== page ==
Almost one in four workers in an EBRI survey postponed plans to retire this year, with 29% of those citing the poor economy as the reason.
The key other reasons cited by the 24% who put off retirement plans included a change in employment status, 22%; inadequate finances, 16%; and the need to make up stock market losses, 12%, according to the Employee Benefit Research Institute's 2010 Retirement Confidence Survey released today.
Also, only 69% of workers and their spouses this year reported having saved for retirement, down from 75% in last year's survey.
Still, 16% of workers said they were very confident about having enough money for a comfortable retirement this year, up from 13% during the previous year.
Twenty-seven percent this year said the total value of their savings and investments in general, excluding the value of their primary home and any defined benefit plan, were less than $1,000, and 54% said the total value was less than $25,000.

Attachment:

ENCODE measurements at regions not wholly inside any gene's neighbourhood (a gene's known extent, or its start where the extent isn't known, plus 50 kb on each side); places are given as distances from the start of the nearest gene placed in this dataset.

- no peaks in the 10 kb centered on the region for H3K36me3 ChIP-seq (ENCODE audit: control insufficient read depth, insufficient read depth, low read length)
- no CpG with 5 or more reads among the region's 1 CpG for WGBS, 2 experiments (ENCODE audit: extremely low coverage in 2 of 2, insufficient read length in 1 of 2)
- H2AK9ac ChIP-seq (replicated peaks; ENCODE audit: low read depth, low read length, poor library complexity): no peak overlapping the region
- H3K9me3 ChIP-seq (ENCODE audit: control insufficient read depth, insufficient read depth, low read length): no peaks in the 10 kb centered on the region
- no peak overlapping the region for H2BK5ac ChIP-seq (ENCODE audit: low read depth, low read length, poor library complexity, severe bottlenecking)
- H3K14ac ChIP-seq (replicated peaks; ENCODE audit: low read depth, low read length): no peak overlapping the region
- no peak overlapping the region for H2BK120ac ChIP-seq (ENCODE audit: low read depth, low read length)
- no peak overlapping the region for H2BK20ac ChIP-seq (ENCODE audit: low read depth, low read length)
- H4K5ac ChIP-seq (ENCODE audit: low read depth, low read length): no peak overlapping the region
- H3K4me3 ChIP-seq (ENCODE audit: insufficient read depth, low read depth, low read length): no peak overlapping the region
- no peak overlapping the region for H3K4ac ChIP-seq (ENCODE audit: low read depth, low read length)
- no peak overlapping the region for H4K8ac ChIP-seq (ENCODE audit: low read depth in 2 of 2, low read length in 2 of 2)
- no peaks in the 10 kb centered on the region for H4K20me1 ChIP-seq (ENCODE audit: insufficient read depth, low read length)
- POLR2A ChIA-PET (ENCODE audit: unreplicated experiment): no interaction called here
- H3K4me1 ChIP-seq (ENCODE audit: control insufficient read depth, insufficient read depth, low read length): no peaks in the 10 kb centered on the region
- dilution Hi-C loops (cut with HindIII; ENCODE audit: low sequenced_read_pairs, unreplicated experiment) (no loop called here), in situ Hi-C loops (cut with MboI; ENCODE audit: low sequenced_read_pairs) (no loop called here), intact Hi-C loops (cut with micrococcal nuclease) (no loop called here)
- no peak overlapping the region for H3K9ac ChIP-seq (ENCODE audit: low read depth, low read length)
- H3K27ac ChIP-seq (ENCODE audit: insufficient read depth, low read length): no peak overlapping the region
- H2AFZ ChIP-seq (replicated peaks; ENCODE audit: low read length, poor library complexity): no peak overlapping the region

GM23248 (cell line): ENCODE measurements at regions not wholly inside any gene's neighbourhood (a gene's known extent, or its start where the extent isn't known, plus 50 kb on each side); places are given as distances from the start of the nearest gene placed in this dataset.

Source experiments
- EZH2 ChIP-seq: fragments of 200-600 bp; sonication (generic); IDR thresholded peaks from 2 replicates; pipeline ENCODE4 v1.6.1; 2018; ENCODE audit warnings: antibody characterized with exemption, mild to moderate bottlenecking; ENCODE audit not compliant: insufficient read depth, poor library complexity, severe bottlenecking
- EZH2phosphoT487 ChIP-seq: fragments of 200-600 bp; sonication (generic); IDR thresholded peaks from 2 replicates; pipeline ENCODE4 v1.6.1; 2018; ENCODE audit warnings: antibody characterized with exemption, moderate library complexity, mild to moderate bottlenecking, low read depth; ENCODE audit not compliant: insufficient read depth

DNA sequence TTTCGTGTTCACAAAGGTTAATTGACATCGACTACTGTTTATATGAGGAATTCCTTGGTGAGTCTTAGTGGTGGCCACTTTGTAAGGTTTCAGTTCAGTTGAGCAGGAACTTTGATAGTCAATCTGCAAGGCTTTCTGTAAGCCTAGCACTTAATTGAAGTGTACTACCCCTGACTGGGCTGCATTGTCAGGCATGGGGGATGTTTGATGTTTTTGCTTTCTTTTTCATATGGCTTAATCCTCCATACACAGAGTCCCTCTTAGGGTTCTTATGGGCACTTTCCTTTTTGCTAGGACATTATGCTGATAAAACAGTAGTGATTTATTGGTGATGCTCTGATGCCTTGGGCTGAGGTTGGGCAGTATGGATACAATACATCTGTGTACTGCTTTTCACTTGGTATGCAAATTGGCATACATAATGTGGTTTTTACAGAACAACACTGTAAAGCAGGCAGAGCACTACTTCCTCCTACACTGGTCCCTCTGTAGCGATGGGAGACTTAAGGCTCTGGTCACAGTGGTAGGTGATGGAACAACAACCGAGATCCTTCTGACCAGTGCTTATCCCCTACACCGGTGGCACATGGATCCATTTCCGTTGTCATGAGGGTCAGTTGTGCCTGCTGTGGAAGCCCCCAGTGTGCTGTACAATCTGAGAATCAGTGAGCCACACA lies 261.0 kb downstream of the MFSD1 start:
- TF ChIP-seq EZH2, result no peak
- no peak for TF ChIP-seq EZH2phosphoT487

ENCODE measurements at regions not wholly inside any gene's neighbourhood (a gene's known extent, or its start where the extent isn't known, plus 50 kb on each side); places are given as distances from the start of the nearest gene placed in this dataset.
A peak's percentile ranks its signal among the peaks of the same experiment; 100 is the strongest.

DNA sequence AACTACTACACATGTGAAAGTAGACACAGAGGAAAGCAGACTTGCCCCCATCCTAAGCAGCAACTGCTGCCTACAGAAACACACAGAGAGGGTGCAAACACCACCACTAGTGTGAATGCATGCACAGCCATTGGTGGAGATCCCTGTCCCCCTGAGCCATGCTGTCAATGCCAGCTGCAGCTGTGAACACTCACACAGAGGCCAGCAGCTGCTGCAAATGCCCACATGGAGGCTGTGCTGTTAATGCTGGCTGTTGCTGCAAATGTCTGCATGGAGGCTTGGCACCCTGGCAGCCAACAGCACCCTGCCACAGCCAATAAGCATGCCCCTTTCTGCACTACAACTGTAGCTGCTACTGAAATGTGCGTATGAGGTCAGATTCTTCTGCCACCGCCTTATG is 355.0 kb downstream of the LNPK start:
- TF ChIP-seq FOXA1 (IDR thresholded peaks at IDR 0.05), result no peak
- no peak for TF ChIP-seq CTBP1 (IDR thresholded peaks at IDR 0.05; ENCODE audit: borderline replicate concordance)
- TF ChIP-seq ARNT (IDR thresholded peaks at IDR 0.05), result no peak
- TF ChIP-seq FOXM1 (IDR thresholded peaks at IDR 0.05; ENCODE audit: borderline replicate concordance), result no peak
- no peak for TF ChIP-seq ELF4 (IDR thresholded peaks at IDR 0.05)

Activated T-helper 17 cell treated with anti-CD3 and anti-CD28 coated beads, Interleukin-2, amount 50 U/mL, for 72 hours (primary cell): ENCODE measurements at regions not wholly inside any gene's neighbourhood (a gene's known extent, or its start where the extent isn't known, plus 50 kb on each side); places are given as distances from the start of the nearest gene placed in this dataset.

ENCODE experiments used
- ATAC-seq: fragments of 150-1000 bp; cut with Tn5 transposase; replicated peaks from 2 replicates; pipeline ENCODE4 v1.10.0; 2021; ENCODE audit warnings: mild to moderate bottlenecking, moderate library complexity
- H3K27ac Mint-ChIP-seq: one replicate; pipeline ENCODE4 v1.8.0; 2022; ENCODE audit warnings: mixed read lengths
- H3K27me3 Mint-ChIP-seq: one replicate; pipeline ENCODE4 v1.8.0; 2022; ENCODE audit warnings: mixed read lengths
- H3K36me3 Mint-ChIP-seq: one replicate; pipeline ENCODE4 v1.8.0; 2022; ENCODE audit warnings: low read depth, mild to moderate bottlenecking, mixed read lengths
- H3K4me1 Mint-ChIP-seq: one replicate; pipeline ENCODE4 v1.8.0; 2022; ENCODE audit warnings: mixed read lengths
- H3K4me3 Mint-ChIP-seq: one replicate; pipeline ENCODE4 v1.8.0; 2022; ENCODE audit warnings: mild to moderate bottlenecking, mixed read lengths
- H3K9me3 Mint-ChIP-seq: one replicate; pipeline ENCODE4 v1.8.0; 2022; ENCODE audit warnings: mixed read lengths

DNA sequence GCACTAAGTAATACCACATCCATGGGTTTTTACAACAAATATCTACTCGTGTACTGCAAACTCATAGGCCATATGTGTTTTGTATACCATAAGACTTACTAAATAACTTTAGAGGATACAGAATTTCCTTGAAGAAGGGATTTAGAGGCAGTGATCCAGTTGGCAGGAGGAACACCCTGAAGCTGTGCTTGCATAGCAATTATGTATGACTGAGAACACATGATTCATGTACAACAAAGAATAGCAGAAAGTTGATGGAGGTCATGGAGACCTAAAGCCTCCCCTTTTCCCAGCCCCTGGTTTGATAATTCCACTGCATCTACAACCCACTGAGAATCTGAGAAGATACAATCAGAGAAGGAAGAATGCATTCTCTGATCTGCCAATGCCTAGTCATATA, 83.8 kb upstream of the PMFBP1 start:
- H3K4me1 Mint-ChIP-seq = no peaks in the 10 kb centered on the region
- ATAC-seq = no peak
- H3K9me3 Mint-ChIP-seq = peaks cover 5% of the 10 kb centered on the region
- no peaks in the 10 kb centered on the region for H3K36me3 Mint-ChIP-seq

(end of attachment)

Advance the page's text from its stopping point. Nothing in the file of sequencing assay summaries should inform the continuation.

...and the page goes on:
Annuities or other guaranteed-income product were purchased by 14% of retirees, and 11% of workers said they were very likely to do so.
“Americans' attitudes toward retirement have clearly tracked the economy the last couple of years, and that seems to be the case in 2010,” said Jack VanDerhei, EBRI research director and a co-author of the survey, in a news release. “Unfortunately, while their attitudes are stabilizing, their preparation for retirement is not. A distressing number of people have no savings at all.”
The survey, based on telephone interviews in January with a total of 1,153 workers and retirees age 25 and older, was conducted by EBRI and research firm Mathew Greenwald & Associates.